It’s hard to call something the “best” but Radost Fina Kuhinjica in Belgrade, Serbia serves excellent vegan and vegetarian dishes in an ambiance that would make it a great health-food restaurant anywhere. Radost is part of the very popular trend in the Balkans toward healthy, vegan, sugar-dairy-free foods in countries whose national dishes are often meats soaked in butter topped with cheeses.
Plan For An Afternoon
Radost is hidden across from the Belgrade Fortress and not the easiest place to find whether or not you’re using Google Maps. The restaurant is tucked away in an apartment, putting the first expression on people’s face a rather blank, “uuhhh, is this the place” look. Once inside though, you’ll see a cozy, renovated, vegetarian restaurant that looks nice without feeling arrogant about itself.
The aroma of the coffee though will set you immediately at ease. Radost’s caffeinated menu is varied with teas of all sorts plus coffees to give you a good afternoon kick. Although they officially open at 2pm, Radost serves drinks about an hour before. Like many vegan-vegetarian restaurants around the world, they’re not always the most punctual. Good coffee makes waiting for the daily menu – quite varied throughout the week – a bit easier.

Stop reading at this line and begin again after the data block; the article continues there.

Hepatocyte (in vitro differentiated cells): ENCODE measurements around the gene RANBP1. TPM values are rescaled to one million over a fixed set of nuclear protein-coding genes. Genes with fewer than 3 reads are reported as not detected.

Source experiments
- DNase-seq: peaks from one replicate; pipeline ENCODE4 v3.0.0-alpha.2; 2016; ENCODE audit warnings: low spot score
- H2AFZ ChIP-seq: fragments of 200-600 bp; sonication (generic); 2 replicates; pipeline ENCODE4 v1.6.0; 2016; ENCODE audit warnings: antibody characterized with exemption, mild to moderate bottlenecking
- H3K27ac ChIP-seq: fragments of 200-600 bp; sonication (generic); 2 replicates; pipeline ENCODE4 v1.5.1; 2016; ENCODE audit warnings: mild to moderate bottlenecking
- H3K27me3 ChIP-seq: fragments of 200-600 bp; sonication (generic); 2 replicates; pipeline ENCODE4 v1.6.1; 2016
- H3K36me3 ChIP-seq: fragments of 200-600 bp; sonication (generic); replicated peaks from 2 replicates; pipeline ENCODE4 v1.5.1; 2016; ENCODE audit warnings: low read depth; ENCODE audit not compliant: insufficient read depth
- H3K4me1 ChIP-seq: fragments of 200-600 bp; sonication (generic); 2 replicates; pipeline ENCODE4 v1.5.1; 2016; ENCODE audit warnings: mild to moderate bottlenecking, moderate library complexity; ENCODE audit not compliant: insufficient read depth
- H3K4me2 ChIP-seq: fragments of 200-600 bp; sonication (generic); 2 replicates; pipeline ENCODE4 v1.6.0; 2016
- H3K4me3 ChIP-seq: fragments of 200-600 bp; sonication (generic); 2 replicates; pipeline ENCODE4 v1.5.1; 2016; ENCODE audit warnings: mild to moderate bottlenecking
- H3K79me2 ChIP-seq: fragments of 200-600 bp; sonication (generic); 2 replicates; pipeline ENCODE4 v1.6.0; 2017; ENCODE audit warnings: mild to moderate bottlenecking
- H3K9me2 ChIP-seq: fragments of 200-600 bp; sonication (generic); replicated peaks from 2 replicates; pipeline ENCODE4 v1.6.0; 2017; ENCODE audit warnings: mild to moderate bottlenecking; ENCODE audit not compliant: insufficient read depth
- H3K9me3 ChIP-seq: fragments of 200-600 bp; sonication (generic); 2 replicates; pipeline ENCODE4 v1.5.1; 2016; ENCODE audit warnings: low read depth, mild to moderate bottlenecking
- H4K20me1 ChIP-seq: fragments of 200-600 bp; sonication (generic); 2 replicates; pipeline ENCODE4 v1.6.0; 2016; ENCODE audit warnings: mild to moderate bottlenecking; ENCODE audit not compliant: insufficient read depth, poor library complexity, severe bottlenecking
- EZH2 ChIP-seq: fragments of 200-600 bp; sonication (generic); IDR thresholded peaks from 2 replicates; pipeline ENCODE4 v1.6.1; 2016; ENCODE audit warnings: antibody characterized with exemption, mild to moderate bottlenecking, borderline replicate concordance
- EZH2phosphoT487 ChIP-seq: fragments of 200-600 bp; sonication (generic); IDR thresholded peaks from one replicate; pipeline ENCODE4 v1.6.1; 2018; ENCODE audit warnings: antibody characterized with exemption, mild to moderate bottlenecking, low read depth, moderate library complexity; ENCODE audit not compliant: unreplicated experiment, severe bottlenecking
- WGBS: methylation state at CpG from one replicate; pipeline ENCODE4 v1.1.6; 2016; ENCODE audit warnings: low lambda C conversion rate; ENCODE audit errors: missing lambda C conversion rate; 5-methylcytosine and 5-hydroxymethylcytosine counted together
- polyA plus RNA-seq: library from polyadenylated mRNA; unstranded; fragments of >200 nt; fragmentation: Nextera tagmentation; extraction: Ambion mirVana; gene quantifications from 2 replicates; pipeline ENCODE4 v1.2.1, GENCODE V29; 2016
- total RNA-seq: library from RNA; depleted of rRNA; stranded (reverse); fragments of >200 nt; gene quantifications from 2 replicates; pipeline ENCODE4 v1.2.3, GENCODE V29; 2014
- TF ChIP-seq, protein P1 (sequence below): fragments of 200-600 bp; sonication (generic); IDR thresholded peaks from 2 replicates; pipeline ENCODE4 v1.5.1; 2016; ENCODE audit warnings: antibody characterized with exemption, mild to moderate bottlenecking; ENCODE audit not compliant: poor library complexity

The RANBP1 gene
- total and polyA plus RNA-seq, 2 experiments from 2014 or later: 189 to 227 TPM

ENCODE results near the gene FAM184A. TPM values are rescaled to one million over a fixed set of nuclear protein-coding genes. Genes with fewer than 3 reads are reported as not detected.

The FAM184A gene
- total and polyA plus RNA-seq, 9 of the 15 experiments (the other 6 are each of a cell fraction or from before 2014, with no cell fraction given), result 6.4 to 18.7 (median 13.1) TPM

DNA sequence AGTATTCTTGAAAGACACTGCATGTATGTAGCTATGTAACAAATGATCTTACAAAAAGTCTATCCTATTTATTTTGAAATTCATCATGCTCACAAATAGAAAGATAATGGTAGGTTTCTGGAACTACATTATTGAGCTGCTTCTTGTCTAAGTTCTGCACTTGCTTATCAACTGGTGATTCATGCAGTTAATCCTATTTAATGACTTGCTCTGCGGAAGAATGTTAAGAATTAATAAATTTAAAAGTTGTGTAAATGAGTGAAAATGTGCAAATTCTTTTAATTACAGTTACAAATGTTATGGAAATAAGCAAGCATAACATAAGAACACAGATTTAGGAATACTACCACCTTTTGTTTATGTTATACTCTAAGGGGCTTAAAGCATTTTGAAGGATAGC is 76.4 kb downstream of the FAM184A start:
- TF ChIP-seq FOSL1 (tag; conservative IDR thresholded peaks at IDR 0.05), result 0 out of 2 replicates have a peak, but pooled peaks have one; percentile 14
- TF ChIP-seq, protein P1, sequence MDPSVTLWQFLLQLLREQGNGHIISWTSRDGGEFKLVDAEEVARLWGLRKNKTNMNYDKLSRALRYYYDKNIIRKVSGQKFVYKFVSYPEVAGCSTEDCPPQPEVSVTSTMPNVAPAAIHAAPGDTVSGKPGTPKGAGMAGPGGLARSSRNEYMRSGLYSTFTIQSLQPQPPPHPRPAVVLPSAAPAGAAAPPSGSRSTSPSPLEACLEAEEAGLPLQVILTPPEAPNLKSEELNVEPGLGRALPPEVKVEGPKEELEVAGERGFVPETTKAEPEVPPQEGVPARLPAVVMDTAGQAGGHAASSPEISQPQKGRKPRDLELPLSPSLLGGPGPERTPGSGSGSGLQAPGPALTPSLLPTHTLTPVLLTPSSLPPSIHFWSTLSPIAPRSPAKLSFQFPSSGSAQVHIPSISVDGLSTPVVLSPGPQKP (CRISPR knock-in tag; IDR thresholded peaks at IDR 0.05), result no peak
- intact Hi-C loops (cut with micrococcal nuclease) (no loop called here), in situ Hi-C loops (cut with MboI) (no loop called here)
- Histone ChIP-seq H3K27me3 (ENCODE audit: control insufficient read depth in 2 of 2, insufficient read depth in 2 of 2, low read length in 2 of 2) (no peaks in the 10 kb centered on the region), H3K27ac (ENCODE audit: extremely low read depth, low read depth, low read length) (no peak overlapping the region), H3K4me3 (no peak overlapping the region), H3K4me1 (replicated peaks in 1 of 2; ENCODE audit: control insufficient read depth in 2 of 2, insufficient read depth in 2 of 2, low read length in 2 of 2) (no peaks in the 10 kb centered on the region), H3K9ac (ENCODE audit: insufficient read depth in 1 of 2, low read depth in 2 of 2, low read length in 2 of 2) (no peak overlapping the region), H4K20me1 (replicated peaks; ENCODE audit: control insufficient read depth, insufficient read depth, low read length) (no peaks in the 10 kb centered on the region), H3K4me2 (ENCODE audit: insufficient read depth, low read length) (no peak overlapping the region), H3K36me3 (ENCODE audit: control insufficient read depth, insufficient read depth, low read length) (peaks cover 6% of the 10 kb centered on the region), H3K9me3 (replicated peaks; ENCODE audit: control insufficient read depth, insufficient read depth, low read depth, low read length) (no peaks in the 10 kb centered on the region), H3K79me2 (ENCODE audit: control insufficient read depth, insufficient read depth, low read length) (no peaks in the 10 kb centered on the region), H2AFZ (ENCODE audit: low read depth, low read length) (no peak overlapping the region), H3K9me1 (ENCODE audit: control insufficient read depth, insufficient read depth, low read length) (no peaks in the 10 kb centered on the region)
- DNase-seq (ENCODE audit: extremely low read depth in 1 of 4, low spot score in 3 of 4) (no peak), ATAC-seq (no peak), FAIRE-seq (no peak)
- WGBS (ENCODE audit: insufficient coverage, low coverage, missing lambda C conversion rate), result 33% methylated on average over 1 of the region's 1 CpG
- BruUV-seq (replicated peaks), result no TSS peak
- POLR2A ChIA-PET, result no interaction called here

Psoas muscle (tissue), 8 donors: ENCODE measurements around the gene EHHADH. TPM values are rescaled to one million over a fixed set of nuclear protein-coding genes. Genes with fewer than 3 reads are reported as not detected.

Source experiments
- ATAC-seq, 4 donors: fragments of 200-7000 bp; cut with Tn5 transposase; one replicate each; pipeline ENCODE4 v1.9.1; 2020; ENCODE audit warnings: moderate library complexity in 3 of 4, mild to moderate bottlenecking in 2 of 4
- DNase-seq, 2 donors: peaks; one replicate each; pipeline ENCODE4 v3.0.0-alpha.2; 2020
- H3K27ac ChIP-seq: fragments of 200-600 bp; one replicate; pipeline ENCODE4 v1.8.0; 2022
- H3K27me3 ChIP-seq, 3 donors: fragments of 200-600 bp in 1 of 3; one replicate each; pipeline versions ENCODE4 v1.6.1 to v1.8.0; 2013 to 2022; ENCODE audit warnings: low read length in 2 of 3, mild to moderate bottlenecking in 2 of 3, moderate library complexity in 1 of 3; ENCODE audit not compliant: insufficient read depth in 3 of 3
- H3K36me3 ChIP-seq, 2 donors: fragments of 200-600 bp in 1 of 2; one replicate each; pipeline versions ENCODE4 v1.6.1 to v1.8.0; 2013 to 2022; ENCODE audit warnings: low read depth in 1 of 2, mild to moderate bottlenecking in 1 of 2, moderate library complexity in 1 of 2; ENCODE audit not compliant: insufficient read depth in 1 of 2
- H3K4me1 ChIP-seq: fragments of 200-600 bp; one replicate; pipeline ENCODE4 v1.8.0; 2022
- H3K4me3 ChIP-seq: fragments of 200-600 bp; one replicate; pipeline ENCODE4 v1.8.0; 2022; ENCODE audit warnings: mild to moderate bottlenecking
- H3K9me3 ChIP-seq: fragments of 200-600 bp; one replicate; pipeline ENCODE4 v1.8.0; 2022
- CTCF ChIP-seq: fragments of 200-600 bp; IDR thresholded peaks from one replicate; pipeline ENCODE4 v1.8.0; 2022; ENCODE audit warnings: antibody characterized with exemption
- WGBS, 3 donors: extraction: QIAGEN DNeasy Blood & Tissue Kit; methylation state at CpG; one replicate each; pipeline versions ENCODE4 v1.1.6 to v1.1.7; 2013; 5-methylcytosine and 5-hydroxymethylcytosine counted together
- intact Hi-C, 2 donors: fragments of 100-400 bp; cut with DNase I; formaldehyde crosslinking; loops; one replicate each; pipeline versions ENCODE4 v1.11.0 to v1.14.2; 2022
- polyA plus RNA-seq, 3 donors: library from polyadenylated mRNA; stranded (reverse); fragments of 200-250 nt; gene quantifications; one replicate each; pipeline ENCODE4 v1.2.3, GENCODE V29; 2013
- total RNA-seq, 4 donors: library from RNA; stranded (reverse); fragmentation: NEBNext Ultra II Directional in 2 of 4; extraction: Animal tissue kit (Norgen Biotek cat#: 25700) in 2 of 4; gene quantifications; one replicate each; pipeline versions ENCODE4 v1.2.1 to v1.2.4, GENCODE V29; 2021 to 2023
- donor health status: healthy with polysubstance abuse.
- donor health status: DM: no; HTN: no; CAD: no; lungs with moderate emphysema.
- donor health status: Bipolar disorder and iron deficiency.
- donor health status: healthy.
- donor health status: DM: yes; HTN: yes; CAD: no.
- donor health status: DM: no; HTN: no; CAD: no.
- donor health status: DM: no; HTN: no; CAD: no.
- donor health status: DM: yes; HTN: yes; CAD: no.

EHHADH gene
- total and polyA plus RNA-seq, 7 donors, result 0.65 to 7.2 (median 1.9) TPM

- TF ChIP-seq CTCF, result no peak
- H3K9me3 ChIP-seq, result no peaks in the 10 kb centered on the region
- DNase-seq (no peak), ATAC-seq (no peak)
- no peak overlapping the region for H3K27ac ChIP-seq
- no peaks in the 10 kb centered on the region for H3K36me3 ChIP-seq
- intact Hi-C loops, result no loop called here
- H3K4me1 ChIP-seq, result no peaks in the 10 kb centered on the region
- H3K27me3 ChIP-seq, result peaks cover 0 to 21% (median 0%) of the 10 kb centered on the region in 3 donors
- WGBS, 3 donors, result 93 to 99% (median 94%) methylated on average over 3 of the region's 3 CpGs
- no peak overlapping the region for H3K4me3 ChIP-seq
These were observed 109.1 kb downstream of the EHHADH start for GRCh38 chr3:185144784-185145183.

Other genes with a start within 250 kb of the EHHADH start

There are Tex-Mex options, both in vegetarian and vegan varieties, Balkan salads, veggie burgers, plus cakes of all sorts – with or without processed sugar, depending on your preference. Lentil soups, eggplant dips, as well as many other traditional Serbian foods that are vegetarian by default are tweaked to become vegan if requested.
Breaking Bread, Or Some Equivalent
Radost, located at Pariska 3, is open from around 2pm-midnight on most days. They also hold occasional events in the evenings, though I didn’t make it to any, a good opportunity for travelers to meet similarly meat-minded locals. Prices are a bit above the average for Belgrade (not uncommon for most specialty restaurants) but Radost is hardly expensive.
From the best restaurant in Pristina to A La Sante in Tirana, these vegetarian restaurants aren’t fortified vegan outposts on the other side of lines drawn in the sand as in many places. Rather, vegan cuisine is becoming an ever growing part of people’s occasional diets in the Balkans. In Belgrade, Radost is introducing an elegant, health-food dining experience to locals who are going out for a vegan meal on regular occasion – whether or not they love steak too.